We're not talking about an allowance. Hiring your kids for your small business means tax savings.
If you’re the owner of a family business, there’s a good chance your kids will help out from time to time. How should you pay them, and what kind of tax advantages come with doing so?
|Why hire your kids?|
|Is there any way to make this work with a corporation?|
|What about the "kiddie tax"?|
- Your children can be officially employed by your business (if they’re doing real work)
- They can be paid up to the standard deduction ($12,950) tax-free
- Your business can take a $12k deduction without any tax liability on your child
- If you combine that with retirement funds, you can potentially deduct up to $18k from your taxable income per child
- Only available to certain business types, but a “family management company” can help you take advantage of these tax savings
Why hire your kids?
Officially hiring your kids isn’t just for convenient labor. Your business – and therefore your family – can save quite a bit on taxes this way.
To start off with, your child can take the standard deduction on their income taxes, which basically means they pay no income taxes on any wages up to $12,950. But you’re still able to deduct their wages from your taxable income as a business expense, meaning you can save on taxes without the money ever leaving your family.
If your business is a sole proprietorship, or a partnership in which each partner is a parent of the child, you also don’t have to withhold anything for payroll, Medicare, social security, or Federal Unemployment Tax Act (FUTA) taxes. This also includes LLCs which are taxed as sole proprietorships or partnerships (once again, as long as each partner is a parent of the child).
Since your child will now have some earned income, you can claim additional tax deductions by contributing up to $6k to an IRA.
Combined with the wages you’re paying your children, you can deduct over $18k from your taxable income per child, plus getting them started early on a non-taxable nest egg. Not bad at all.
Is there any way to make this work with a corporation?
Normally, if your business is an S corp or C corp (or an LLC taxed as such), you can’t take advantage of these tax savings. However, there is a workaround: the family management company (or FMC).
To do this, you have to create a disregarded entity (or Single Member LLC) that exists alongside your business for the sole purpose of managing your kids. This is the FMC, and it’ll be responsible for hiring, scheduling, and monitoring your children.
Then you just set up a contract with your main business to pay the FMC for the work done by your children, free of any payroll taxes. It takes a little work to set up, but it’s not really any more complicated than setting up payroll taxes would be.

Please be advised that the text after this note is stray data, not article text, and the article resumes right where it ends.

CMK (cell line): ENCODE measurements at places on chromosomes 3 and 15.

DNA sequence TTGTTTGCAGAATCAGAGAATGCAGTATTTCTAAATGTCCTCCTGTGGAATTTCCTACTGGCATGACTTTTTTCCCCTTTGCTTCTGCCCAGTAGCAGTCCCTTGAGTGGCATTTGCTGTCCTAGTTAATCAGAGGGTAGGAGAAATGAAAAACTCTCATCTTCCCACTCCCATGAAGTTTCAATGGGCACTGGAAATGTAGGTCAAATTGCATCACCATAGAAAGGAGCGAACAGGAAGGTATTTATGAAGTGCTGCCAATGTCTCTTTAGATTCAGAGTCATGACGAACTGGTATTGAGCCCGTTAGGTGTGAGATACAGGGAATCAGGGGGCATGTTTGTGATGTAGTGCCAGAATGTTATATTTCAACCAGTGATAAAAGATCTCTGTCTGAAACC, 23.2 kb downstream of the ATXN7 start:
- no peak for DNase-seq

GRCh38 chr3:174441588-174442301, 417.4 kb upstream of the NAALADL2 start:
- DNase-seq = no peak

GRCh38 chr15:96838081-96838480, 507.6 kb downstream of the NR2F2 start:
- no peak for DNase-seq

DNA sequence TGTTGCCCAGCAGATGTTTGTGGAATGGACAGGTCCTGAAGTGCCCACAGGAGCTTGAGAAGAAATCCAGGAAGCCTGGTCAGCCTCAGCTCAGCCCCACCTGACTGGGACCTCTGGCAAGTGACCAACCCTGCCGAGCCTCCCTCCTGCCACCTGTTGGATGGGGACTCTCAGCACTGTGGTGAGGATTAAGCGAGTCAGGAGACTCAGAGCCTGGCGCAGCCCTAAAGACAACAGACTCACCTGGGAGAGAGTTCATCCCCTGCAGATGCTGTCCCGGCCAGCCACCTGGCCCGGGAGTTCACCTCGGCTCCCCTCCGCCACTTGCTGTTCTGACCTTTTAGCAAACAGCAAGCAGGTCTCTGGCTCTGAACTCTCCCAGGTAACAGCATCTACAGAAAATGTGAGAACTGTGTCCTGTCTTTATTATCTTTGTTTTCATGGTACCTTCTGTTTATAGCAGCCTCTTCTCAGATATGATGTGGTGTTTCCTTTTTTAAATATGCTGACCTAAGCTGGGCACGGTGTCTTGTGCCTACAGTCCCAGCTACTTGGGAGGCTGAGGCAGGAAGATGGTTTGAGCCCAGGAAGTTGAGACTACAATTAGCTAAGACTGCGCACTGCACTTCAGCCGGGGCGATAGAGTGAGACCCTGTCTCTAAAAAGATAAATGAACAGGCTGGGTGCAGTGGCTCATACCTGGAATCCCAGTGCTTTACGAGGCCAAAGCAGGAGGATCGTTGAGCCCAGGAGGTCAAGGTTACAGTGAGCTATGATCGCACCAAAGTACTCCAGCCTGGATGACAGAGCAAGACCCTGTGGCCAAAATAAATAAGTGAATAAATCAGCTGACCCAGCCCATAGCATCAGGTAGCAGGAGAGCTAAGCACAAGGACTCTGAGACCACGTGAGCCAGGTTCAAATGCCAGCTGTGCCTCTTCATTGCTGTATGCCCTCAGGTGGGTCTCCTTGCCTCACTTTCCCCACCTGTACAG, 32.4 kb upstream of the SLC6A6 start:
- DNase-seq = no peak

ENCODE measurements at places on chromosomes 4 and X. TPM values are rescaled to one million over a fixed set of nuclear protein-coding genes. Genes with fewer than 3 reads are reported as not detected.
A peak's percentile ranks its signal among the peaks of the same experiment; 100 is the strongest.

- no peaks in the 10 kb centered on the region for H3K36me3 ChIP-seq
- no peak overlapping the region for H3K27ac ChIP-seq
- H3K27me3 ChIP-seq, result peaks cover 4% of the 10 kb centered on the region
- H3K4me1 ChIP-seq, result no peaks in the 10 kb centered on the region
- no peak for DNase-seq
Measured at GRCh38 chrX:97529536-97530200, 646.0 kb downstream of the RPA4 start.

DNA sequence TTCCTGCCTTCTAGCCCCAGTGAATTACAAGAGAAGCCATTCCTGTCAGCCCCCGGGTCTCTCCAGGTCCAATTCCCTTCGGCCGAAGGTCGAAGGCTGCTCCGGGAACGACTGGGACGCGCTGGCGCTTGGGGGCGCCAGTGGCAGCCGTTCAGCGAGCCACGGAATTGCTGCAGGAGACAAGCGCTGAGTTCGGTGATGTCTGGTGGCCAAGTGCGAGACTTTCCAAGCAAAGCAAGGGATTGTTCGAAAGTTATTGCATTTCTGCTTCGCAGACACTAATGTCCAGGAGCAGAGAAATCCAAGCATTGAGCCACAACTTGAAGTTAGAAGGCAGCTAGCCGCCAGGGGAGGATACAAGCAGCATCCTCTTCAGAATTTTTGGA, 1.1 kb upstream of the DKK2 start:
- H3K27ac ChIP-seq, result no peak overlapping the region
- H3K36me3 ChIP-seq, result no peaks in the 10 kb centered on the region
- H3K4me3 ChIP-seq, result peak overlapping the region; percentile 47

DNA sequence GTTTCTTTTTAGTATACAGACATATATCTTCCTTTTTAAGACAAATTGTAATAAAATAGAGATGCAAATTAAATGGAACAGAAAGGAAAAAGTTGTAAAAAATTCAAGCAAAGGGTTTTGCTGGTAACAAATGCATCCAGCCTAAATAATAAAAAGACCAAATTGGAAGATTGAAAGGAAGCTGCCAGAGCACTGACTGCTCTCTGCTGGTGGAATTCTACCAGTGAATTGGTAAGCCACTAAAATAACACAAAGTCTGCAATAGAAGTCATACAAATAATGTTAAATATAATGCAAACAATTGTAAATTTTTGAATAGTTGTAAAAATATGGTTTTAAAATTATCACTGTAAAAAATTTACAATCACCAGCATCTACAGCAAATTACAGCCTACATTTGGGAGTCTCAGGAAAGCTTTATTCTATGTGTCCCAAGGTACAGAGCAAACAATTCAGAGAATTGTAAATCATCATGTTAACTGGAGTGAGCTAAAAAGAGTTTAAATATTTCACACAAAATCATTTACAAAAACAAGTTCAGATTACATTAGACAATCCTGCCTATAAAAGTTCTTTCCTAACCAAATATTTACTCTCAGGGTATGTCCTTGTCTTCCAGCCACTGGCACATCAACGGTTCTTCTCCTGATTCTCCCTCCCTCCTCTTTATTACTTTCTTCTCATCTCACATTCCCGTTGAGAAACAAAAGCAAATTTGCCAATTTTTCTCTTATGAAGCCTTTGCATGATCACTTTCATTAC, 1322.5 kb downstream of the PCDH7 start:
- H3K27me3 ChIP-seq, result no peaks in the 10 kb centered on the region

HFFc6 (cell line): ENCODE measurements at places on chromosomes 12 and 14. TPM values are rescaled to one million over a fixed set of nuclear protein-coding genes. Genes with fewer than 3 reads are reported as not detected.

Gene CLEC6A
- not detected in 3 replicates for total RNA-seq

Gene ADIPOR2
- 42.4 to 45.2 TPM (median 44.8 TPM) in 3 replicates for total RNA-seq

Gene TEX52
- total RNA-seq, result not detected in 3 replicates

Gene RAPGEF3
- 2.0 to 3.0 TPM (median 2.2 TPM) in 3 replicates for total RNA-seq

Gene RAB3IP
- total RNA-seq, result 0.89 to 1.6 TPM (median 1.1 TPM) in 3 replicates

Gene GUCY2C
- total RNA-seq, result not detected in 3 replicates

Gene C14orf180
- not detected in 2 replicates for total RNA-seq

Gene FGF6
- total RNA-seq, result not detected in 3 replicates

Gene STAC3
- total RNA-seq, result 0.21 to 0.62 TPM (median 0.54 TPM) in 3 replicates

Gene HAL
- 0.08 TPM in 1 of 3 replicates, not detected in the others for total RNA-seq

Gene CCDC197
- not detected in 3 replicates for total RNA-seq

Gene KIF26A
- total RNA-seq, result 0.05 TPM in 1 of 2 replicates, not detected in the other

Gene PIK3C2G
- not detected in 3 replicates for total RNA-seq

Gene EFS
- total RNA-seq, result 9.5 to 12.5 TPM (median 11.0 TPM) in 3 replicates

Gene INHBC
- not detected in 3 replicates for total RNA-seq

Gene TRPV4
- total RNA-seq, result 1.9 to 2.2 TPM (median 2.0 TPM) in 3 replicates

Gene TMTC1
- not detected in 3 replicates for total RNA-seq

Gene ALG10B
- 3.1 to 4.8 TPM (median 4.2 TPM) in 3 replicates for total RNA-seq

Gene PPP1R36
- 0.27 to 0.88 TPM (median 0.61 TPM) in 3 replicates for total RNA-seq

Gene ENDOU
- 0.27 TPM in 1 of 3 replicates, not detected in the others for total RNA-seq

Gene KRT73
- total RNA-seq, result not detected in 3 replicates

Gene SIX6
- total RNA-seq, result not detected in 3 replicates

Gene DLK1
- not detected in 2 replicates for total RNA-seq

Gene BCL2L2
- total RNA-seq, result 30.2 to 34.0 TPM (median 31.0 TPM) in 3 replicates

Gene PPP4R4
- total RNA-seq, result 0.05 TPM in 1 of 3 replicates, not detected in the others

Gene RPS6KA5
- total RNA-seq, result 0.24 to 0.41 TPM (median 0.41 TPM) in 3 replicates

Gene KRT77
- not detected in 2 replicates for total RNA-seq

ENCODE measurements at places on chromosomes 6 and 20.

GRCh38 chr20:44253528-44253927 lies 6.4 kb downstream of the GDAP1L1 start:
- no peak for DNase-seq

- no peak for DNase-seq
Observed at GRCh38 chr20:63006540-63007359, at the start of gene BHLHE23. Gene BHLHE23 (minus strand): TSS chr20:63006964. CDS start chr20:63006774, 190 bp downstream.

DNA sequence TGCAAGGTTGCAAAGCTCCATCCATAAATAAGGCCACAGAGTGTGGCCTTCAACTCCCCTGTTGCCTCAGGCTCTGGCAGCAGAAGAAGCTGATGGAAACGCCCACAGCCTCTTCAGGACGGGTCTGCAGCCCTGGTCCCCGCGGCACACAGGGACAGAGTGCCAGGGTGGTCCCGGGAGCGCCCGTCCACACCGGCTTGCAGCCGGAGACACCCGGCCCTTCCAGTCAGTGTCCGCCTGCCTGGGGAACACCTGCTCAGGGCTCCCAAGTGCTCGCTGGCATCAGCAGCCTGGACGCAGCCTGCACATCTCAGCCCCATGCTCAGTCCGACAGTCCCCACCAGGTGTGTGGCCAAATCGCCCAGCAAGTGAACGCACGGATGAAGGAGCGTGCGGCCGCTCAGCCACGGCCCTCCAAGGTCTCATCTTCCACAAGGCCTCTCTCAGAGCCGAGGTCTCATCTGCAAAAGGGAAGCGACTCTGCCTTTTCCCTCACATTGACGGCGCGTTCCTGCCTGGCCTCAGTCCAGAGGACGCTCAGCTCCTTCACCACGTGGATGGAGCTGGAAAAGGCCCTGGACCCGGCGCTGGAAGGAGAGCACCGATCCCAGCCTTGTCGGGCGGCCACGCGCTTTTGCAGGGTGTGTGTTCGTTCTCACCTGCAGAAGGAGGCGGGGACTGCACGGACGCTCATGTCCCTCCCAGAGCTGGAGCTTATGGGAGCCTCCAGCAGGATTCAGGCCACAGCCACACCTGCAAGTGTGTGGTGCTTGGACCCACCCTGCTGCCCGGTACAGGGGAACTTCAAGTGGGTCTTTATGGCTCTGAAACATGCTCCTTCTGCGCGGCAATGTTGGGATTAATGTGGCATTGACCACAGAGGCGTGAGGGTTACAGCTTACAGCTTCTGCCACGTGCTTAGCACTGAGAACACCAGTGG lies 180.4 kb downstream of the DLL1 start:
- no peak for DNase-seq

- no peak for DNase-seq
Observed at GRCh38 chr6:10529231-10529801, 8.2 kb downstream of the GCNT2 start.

The IRS is pretty strict about the rules, but this is all perfectly above-board, so there’s nothing to worry about.
What about the “kiddie tax”?
Yes, that’s a real thing. And the IRS does actually call it the “kiddie tax” on their official website.
Designed to discourage the wealthy from dodging taxes by transferring assets to their kids, this rule taxes a child’s unearned income (like capital gains distributions, dividends, interest income, etc) at the parent’s tax rate if it’s over the annual limit ($2,300 in 2022). This applies to children under the age of 18 or full-time students under the age of 24.
But this only applies to unearned income. So if you’re paying your kids to do an actual, real job … no kiddie tax!
- Your kids have to be doing actual (age-appropriate) work for the business. There’s a lot of flexibility on what counts as legitimate work, but you can’t just make up fake stuff for them to do.
- Pay them fair wages for their work. Basically, the same thing you’d pay anyone else to do that job.
- Write out a contract, record their hours, create a paper trail so the IRS can verify that everything is in order.
- Make sure you fill out IRS Form W-4 and USCIS Form I-9 for each kid.
- They also will need a proper W-2, like any other employee would.
|📑Note: The I-9 is a document confirming that an employee is legally eligible
to work in the United States. The W-4 is a document that establishes how much will be withheld from the employee’s wages for tax purposes.
If you own a family business, hiring your kids is a great way to save on your tax bill while giving them a head start in life with some non-taxable income. As long as you’re following all of the IRS rules, you can save thousands on your taxes with no trouble. And giving them a little work ethic probably won’t hurt either.
Looking for assistance setting up your own FMC structure or implementing other great tax strategies? Schedule a call with one of our experts today.